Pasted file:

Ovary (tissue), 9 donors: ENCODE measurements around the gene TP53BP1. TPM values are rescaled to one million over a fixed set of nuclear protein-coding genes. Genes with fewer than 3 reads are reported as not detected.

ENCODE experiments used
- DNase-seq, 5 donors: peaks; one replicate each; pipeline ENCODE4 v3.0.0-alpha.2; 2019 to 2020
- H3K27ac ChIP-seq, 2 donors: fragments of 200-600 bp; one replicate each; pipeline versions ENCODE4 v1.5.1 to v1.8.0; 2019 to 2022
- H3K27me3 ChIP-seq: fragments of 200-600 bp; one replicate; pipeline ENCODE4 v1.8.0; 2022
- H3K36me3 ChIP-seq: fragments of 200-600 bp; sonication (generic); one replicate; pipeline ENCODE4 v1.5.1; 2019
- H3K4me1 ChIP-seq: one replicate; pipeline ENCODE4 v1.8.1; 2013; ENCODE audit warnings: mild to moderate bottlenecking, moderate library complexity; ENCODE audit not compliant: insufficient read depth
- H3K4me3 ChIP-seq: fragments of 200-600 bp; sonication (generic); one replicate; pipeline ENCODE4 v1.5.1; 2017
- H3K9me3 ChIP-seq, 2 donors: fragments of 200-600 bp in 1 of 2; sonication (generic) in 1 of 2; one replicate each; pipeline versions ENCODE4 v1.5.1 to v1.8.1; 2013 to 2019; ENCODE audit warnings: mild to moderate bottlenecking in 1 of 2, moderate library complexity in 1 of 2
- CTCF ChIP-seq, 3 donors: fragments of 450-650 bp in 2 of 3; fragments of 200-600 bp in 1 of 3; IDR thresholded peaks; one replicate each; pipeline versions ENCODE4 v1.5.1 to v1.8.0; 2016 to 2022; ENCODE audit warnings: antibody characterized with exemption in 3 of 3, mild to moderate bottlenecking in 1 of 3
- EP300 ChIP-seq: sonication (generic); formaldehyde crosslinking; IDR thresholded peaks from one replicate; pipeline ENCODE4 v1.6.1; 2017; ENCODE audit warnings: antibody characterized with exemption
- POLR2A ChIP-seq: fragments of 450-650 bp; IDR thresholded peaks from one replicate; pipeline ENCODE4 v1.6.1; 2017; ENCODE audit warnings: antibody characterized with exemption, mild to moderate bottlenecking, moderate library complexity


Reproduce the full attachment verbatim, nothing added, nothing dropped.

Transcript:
Ovary (tissue), 9 donors: ENCODE measurements around the gene TP53BP1. TPM values are rescaled to one million over a fixed set of nuclear protein-coding genes. Genes with fewer than 3 reads are reported as not detected.

ENCODE experiments used
- DNase-seq, 5 donors: peaks; one replicate each; pipeline ENCODE4 v3.0.0-alpha.2; 2019 to 2020
- H3K27ac ChIP-seq, 2 donors: fragments of 200-600 bp; one replicate each; pipeline versions ENCODE4 v1.5.1 to v1.8.0; 2019 to 2022
- H3K27me3 ChIP-seq: fragments of 200-600 bp; one replicate; pipeline ENCODE4 v1.8.0; 2022
- H3K36me3 ChIP-seq: fragments of 200-600 bp; sonication (generic); one replicate; pipeline ENCODE4 v1.5.1; 2019
- H3K4me1 ChIP-seq: one replicate; pipeline ENCODE4 v1.8.1; 2013; ENCODE audit warnings: mild to moderate bottlenecking, moderate library complexity; ENCODE audit not compliant: insufficient read depth
- H3K4me3 ChIP-seq: fragments of 200-600 bp; sonication (generic); one replicate; pipeline ENCODE4 v1.5.1; 2017
- H3K9me3 ChIP-seq, 2 donors: fragments of 200-600 bp in 1 of 2; sonication (generic) in 1 of 2; one replicate each; pipeline versions ENCODE4 v1.5.1 to v1.8.1; 2013 to 2019; ENCODE audit warnings: mild to moderate bottlenecking in 1 of 2, moderate library complexity in 1 of 2
- CTCF ChIP-seq, 3 donors: fragments of 450-650 bp in 2 of 3; fragments of 200-600 bp in 1 of 3; IDR thresholded peaks; one replicate each; pipeline versions ENCODE4 v1.5.1 to v1.8.0; 2016 to 2022; ENCODE audit warnings: antibody characterized with exemption in 3 of 3, mild to moderate bottlenecking in 1 of 3
- EP300 ChIP-seq: sonication (generic); formaldehyde crosslinking; IDR thresholded peaks from one replicate; pipeline ENCODE4 v1.6.1; 2017; ENCODE audit warnings: antibody characterized with exemption
- POLR2A ChIP-seq: fragments of 450-650 bp; IDR thresholded peaks from one replicate; pipeline ENCODE4 v1.6.1; 2017; ENCODE audit warnings: antibody characterized with exemption, mild to moderate bottlenecking, moderate library complexity